Rarer manifestations of CMV infections in immunocompetent individuals include Guillain-Barré syndrome, meningoencephalitis, pericarditis, myocarditis, thrombocytopenia, and hemolytic anemia. Rubelliform or maculopapular rashes are observed with and without administration of ampicillin. GI ulceration may result from acute CMV infection in immunocompetent persons, although this finding is much more likely in immunocompromised individuals.
CMV frequently reactivates in critically ill patients and may be linked to increased length of hospital and/or intensive care stay, [29, 30, 31] duration of mechanical ventilation, [29, 30] morbidity  , and mortality. [32, 29, 31] However, an opposing retrospective study looking at the impact of CMV serostatus on outcomes in immunocompetent ICU patients found no association between CMV seropositivity, ICU mortality, in-hospital mortality, time to hospital discharge, duration of mechanical ventilation, or the need for renal replacement therapy. 
Further data are required to ascertain if CMV prophylaxis/treatment of critically ill seropositive patients leads to better clinical outcomes.
Adult cytomegalovirus infection in the immunocompromised host
CMV infection in transplant recipients may be primary or recurrent. Again, the former refers to CMV detection in an individual who was previously seronegative,  while recurrent infection includes both reinfection and reactivation. Reinfection refers to detection of a CMV strain different from the one that caused the patient's original infection.  Reactivation is defined as infection by the same CMV strain as was previously involved.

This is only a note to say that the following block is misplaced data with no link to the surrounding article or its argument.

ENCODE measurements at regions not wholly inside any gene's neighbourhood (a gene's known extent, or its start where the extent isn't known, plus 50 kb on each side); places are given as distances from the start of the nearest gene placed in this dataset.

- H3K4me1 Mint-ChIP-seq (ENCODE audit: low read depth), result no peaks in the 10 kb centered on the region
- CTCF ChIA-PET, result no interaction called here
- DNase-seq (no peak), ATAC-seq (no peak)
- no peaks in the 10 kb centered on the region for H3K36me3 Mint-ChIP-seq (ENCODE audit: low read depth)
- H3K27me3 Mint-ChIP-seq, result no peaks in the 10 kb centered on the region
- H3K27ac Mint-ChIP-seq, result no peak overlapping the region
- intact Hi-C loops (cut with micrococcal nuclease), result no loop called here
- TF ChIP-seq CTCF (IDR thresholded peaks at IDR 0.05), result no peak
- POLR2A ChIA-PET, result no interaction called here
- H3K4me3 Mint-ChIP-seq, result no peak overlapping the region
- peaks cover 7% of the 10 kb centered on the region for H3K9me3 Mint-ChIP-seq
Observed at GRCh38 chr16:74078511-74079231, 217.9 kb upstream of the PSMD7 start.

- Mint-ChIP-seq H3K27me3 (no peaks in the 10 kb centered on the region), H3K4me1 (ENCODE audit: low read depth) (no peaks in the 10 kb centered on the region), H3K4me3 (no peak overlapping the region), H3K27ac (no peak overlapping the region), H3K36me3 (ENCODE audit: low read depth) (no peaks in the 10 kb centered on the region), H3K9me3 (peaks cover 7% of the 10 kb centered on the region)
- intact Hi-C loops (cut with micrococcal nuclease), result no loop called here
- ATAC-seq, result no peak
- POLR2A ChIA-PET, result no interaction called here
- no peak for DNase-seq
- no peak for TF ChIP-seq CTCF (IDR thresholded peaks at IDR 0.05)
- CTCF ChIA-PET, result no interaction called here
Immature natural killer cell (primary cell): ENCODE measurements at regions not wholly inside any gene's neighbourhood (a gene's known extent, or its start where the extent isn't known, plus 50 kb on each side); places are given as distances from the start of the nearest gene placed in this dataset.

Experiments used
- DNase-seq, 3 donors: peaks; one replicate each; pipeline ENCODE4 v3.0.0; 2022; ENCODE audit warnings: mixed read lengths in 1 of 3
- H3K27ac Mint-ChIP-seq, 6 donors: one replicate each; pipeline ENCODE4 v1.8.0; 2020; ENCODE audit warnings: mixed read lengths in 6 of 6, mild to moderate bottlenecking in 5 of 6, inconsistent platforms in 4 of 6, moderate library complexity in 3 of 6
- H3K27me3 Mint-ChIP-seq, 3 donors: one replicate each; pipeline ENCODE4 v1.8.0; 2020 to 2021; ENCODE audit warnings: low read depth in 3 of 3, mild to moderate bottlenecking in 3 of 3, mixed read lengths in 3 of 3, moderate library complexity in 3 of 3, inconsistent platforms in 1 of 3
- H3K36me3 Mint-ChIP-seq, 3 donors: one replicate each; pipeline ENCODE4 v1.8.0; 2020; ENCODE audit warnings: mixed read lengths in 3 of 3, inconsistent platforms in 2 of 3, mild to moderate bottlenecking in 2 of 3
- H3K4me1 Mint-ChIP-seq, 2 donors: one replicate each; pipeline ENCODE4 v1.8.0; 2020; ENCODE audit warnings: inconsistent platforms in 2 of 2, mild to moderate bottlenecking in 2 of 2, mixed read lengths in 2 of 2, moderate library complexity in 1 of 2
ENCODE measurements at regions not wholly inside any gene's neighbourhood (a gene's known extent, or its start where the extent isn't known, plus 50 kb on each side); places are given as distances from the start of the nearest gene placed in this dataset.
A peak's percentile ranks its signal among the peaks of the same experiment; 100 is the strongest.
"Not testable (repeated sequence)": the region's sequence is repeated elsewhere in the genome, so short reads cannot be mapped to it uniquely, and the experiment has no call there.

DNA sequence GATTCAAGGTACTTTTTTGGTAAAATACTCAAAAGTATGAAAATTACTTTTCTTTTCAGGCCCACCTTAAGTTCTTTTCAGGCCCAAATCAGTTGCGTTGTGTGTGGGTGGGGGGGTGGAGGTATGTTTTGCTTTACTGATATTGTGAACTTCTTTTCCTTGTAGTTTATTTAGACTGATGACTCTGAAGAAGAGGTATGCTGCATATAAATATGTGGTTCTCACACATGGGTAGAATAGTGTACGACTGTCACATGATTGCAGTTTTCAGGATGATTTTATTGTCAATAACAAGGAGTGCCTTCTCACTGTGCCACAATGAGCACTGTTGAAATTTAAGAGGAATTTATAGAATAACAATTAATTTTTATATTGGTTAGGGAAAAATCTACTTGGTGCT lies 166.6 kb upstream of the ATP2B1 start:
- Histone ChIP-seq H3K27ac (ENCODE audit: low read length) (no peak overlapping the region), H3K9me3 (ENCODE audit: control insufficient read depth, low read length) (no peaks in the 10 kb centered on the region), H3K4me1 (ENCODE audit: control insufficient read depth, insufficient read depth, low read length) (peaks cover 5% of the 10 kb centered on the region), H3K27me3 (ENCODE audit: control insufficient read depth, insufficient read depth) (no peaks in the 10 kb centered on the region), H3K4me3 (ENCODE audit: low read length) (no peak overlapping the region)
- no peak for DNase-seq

A study by Kim et al examined CMV infections in patients after liver transplantation.  The study determined that the occurrence of CMV disease, and not CMV infection, was a risk factor for mortality and graft failure in adult liver transplant recipients.
CMV infection may cause direct or indirect effects.  Direct effects include bone marrow suppression, pneumonia, myocarditis, GI disease, hepatitis, pancreatitis, nephritis, retinitis, and encephalitis, among others. [36, 37] The main indirect effects include acute and chronic graft rejection, accelerated atherosclerosis (heart transplants), secondary bacterial or fungal infections, EBV-associated posttransplant lymphoproliferative disease (PTLD), and decreased graft and patient survival. [35, 36, 37]
CMV infection may affect the same organ systems in HIV-positive patients with low CD4 counts as those in organ transplant recipients. Retinitis has been the major reported CMV disease in patients with HIV infection, followed by CNS involvement.
Not surprisingly, CMV disease has been associated with decreased survival in transplant recipients. As an example, in a group of 187 lung transplant recipients in Sweden between 1990 and 2002, the 10-year survival rate was only 32% in patients with CMV disease, compared with 53% among those with asymptomatic CMV infection and 57% in those without CMV infection. 
Organ transplantation and cytomegalovirus
CMV is an important pathogen isolated in organ transplant recipients, as primary CMV infection in an organ transplant recipient may be quite severe. CMV disease occurs with the highest frequency in donor-positive/recipient-negative transplant recipients. This relationship is true for all organ transplant recipients except those who receive bone marrow, in whom the highest incidence of CMV disease is in donor-negative/recipient-positive individuals. The reason for this is unknown but may be related to the level of immunosuppression observed in patients who have received marrow transplants compared with those who have received other transplants.
Patients who have received marrow transplants undergo ablative chemotherapy and/or radiation. A period of neutropenia and a loss of specific antigen reactivity follow. All transplant recipients have a period of decreased CMV-specific cell-mediated immunity. The next step is unknown; however, patients at greatest risk for CMV disease develop viremia. The role viremia plays in the pathophysiology of CMV disease is unknown.